“Captain Marvel” Movie Review


captain-marvel

     “Captain Marvel”, the 21st film in the Marvel Cinematic Universe, may be the first to have a female lead, but it also suffers from a “we’ve been here before many times” kind of feeling.  Never once does the storyline or the characters who populate it seem fresh or groundbreaking, as the formula used in so many of these superhero origin stories has now become stale and pedestrian at times.  That’s not to say directors Ann Boden and Ryan Fleck haven’t delivered a colorful, entertaining, and often hilarious take on the character’s origin story, but much of what we see on screen contains imagery seemingly lifted from other recent films, particularly an unmistakable “Guardians of the Galaxy” vibe that plays like a second rate imitation. This is the definition of formula filmmaking in its most obvious state.

     Since the 2008 debut of “Iron Man”, the MCU has successfully hummed along without a hitch, creating a behemoth franchise of which I have continually sung its praises.  And with each character introduction came the juicy possibility of a team up and ultimately something bigger where an entire collection of heroes would stand against unspeakable evil and somehow prevail in the name of humankind.  All of this, of course, was realized in “The Avengers”, which has nearly every filmgoer on the planet anxiously awaiting the conclusion to that ongoing storyline in the upcoming “Avengers: End Game”.  But Marvel felt it was necessary to add someone else to the fold before we get there.  As if all of the character development in the last ten years was no longer enough, and one more savior needed to be thrust into the mix.

     As an origin story, “Captain Marvel” is a by the numbers Marvel experience.  Anna Boden, Ryan Fleck, and Geneva Robertson-Dworet wrote a screenplay that effectively chronicles the story of Air Force pilot Carol Danvers (Brie Larson), while also fleshing out the beginnings of the Avengers Initiative and stalwart agent Nick Fury (Samuel L. Jackson).  Initially, the film has our heroine as a member of an alien race called the Kree, who are fighting an intergalactic war against a shape shifting race called the Skrulls. When one of these battles temporarily goes the way of the enemy, “Vers”, as she is known to the Kree, is captured and her mind is raided in order to find the location of a mysterious technology that happens to be on Earth.  All of this leads both the Kree and the Skrulls to Earth in order to acquire it, which  jogs the memory of Danvers, who now begins to question whether she might have once had a life on Earth.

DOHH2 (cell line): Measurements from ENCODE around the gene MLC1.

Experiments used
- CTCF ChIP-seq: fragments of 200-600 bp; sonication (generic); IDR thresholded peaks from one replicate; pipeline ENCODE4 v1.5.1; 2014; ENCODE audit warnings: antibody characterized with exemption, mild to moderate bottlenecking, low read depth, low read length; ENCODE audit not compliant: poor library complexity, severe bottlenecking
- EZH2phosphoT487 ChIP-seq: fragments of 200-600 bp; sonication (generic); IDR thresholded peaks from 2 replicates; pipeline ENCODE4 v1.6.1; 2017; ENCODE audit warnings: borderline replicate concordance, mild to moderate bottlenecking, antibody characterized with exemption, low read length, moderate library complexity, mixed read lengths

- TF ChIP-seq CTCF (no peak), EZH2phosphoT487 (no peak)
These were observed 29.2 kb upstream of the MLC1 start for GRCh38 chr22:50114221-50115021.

When all parties arrive it’s the mid 1990s, and the filmmakers waste no time ensuring the music and production design is jam packed with every brand, style, and cliche of the time as Danvers initially crashes through the roof of, wait for it, a Blockbuster Video store.  And even though the aisles are filled with VHS tapes and other long gone forms of media, she immediately takes a page from the “E.T.” play book and heads over to the Radio Shack next door where she is able to utilize current communication technologies to somehow talk to her Kree mentor, Yon-Rogg (Jude Law) and ask for help.  Later on, an alien “science guy” is able to convert a standard aircraft into one capable of flying in space with what seems to be a few simple and quick modifications, which reminded me of Scotty punching in the formula of “Transparent Aluminum” into a 1980's computer in “Star Trek 4: The Voyage Home” in order to get the walls for the whale tank made.  There is plenty of time spent poking at the 90s as if to boast as to how far we’ve come since, when in reality we’ve clearly taken many steps backward.